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Five best bet guidelines for a cancer-friendly, healthful diet

Contributed by Nancy Burke, R.D., Danielle Karsies, M.S., R.D., CSO, and Melissa Shannon-Hagen, R.D., CSO, U-M Rogel Cancer Center Symptom Management and Supportive Care Program

Anyone who likes to read articles about diet and nutrition knows that the topic can get pretty complicated depending on the source and the story. One minute, red wine is good for your heart; the next, all alcohol is bad for you. Sugar is another food with conflicting reports. It seems impossible to keep track of all the information.

When it comes to diet and cancer, the Rogel Cancer Center dietitians help patients simplify. Rather than feeling stressed about choosing the wrong food or drink, remember that moderation is the key. Below are some best-bet guidelines to follow during and after cancer treatment. As for dessert? It’s fine, as long as you stick to small portions and eat a balanced diet.

1. Use the plate method

This includes paying attention to the food on your plate at every meal. Fill half the plate with fruits and vegetables, one-quarter with lean protein and one-quarter with whole grains. This is the formula for a well-balanced meal.

2. In living color

Colorful fruits and vegetables often contain valuable nutrients that can protect against cancer and prevent recurrence. Eating a well-rounded diet by combining a variety of colorful fruits, vegetables and legumes creates a synergistic effect that helps promote good health and lower disease risk.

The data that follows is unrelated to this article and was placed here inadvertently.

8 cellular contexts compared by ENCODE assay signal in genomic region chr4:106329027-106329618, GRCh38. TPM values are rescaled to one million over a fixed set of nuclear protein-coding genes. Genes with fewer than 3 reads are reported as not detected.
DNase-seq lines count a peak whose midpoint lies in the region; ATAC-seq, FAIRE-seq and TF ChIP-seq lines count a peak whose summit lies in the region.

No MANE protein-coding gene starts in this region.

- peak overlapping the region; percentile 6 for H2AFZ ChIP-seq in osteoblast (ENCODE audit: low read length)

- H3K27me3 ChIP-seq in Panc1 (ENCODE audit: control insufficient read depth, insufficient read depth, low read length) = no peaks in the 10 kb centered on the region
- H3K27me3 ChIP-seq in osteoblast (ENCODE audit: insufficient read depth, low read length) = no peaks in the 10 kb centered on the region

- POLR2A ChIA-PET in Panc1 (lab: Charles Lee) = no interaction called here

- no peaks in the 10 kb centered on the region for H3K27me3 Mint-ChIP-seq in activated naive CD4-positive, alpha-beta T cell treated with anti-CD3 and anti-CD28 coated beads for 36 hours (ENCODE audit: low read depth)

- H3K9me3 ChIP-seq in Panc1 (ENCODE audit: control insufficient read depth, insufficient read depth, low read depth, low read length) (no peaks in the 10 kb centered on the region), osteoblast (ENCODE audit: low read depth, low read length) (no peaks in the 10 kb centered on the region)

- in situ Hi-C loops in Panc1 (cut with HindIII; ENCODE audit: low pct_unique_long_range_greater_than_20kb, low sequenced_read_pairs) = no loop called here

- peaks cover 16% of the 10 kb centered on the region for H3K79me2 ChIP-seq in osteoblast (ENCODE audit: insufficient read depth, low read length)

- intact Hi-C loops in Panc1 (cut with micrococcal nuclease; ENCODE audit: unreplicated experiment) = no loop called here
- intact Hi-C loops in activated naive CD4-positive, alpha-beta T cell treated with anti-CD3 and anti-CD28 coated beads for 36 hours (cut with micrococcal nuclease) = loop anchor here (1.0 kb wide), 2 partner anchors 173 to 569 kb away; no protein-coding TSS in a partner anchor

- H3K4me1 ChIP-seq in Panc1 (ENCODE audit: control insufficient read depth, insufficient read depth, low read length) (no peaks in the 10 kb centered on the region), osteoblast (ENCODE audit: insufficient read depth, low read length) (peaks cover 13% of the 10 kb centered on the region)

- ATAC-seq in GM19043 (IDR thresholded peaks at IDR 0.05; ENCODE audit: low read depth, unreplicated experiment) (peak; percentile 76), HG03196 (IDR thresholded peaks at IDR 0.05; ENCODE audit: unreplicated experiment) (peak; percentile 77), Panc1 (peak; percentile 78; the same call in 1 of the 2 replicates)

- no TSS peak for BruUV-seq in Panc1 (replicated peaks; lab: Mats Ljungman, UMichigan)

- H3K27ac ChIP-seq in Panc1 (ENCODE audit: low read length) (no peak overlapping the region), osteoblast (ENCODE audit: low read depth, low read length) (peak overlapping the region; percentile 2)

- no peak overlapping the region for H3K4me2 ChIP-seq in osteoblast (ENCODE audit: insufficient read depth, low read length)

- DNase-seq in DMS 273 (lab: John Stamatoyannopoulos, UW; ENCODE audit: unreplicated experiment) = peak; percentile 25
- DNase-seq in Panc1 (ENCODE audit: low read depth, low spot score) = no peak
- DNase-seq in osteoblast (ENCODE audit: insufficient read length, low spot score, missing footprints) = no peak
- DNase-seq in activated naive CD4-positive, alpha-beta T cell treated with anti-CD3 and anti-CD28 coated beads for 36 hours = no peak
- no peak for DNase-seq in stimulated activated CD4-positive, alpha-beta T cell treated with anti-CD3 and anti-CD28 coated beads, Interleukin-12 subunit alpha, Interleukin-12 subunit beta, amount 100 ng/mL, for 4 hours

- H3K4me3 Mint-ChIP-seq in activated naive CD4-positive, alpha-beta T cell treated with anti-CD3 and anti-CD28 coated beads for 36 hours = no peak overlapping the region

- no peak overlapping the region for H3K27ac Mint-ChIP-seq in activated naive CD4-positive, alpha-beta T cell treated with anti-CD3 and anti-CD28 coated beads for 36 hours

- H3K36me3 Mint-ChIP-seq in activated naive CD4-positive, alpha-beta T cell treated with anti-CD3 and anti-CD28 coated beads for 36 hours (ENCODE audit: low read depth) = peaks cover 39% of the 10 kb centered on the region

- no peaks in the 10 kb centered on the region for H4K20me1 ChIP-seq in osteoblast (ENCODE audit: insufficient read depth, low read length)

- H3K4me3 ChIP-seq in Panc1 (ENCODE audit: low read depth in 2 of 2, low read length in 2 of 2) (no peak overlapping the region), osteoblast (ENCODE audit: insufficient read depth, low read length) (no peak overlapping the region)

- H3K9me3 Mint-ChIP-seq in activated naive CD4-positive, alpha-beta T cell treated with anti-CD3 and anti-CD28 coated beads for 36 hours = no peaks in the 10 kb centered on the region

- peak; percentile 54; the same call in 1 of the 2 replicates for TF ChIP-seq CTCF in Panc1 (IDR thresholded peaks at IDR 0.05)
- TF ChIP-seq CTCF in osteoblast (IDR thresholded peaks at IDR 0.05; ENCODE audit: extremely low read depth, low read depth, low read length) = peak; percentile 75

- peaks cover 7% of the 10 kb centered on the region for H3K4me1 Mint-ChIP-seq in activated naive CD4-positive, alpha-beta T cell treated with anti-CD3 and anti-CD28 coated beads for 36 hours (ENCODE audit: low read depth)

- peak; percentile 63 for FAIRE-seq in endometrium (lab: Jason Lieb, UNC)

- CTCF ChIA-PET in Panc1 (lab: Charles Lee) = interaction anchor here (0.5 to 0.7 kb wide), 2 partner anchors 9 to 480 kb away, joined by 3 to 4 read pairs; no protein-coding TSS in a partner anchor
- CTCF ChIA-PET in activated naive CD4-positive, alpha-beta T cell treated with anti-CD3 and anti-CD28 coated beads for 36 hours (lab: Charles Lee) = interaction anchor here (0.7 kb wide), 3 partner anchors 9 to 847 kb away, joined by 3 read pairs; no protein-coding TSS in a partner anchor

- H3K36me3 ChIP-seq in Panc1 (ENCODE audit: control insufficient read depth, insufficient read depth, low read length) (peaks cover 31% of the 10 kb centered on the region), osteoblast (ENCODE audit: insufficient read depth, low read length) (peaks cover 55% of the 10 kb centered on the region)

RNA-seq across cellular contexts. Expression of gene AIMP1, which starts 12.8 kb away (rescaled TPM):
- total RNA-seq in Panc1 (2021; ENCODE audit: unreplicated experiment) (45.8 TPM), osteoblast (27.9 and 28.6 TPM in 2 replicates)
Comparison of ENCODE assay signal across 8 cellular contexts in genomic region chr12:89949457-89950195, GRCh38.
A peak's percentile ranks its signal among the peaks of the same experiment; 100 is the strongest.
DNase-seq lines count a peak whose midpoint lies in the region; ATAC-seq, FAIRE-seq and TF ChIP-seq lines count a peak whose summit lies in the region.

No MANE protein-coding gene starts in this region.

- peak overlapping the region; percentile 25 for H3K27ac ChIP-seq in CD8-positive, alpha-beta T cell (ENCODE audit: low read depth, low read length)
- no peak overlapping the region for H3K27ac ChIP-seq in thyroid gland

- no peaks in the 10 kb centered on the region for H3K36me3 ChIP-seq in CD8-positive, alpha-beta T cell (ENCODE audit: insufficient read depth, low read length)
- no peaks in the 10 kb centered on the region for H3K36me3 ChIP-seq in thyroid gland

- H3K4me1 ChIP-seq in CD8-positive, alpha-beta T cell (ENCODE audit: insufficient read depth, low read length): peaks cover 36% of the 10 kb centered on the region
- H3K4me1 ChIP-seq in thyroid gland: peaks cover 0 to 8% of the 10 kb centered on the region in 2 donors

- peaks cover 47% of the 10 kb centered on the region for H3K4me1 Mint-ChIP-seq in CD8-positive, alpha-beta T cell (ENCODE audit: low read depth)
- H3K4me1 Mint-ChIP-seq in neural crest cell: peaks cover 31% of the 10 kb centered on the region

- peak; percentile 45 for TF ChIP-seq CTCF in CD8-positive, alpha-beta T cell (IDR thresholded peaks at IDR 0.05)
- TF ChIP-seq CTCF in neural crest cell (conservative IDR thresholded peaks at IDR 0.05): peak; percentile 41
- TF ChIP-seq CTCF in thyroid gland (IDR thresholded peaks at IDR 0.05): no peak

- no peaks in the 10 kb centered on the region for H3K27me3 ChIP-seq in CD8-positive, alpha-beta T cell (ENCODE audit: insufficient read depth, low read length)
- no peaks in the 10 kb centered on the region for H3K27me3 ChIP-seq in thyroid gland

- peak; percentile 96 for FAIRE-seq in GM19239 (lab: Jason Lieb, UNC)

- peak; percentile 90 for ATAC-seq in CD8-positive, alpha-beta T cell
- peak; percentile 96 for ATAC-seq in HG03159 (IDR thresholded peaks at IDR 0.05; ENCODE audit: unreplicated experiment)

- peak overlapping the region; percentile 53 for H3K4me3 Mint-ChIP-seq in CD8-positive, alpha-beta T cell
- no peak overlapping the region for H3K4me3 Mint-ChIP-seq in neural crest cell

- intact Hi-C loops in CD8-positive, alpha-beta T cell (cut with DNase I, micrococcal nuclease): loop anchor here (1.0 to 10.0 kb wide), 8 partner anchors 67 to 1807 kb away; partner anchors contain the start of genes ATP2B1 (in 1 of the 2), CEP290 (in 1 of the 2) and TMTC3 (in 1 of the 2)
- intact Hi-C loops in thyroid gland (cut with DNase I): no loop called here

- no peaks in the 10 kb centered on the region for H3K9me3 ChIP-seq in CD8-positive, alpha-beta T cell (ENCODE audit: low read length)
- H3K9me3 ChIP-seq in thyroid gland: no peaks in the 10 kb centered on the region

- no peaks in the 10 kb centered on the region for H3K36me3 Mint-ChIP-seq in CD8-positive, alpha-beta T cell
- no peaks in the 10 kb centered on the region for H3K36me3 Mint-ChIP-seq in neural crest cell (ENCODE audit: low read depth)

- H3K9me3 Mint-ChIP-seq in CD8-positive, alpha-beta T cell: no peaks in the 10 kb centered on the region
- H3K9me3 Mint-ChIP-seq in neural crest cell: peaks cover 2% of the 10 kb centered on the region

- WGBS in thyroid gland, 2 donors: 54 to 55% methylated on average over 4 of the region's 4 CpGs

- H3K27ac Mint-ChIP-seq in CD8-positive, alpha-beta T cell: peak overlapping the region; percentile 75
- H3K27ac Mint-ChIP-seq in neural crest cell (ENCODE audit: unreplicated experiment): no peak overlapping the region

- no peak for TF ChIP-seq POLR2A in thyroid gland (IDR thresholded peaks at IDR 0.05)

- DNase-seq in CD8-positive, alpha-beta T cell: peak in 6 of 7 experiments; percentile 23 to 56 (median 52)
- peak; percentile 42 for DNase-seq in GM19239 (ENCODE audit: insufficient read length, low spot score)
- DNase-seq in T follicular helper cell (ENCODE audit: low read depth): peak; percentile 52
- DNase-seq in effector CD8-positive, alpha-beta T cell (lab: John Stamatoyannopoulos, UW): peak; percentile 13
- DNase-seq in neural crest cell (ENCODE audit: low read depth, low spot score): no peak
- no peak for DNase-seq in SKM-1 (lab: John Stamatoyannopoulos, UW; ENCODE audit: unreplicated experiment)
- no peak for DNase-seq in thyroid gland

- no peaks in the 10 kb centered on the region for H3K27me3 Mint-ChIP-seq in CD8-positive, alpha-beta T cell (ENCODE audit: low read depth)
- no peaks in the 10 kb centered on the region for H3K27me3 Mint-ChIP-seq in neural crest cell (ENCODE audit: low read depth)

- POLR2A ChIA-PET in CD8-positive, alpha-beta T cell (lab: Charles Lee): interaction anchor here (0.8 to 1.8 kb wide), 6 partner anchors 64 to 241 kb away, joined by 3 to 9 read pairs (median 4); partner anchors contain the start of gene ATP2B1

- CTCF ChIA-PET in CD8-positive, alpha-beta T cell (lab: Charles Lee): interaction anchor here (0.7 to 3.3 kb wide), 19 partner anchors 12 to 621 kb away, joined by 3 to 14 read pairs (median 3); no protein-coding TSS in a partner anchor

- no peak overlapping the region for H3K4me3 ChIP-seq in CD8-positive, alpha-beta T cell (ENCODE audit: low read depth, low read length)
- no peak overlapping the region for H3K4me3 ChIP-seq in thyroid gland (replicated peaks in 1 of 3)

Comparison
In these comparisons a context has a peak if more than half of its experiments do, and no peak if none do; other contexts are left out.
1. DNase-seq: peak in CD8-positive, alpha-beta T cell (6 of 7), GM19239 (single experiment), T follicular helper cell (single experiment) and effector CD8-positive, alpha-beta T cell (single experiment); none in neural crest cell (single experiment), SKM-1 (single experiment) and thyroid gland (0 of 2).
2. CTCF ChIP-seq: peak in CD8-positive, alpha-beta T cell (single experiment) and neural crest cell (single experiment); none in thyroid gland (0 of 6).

3. Limit red meat and processed meat to 18 ounces per week

Lean meats, such as chicken breast, turkey or fish, are a great way to get the protein your body needs to heal. Some patients try a plant-based diet of mostly fruits, vegetables, whole grains and legumes.

4. Cut back on drinking alcohol

Limit alcoholic beverages to one per day for women and two per day for men. Alcohol has been linked to certain cancers; ask your health care team what is best for you based on your diagnosis and treatment plan.

5. Try to move every day

A healthful lifestyle is never complete without some physical activity. Start small with activities like walking around the block or dancing to music you enjoy. Aim for 10-minute increments and build from there.

Check out cancer-friendly recipes from the Rogel Cancer Center dietitians.

Continue reading about nutrition and cancer prevention

Thrive Issue: 
Spring, 2020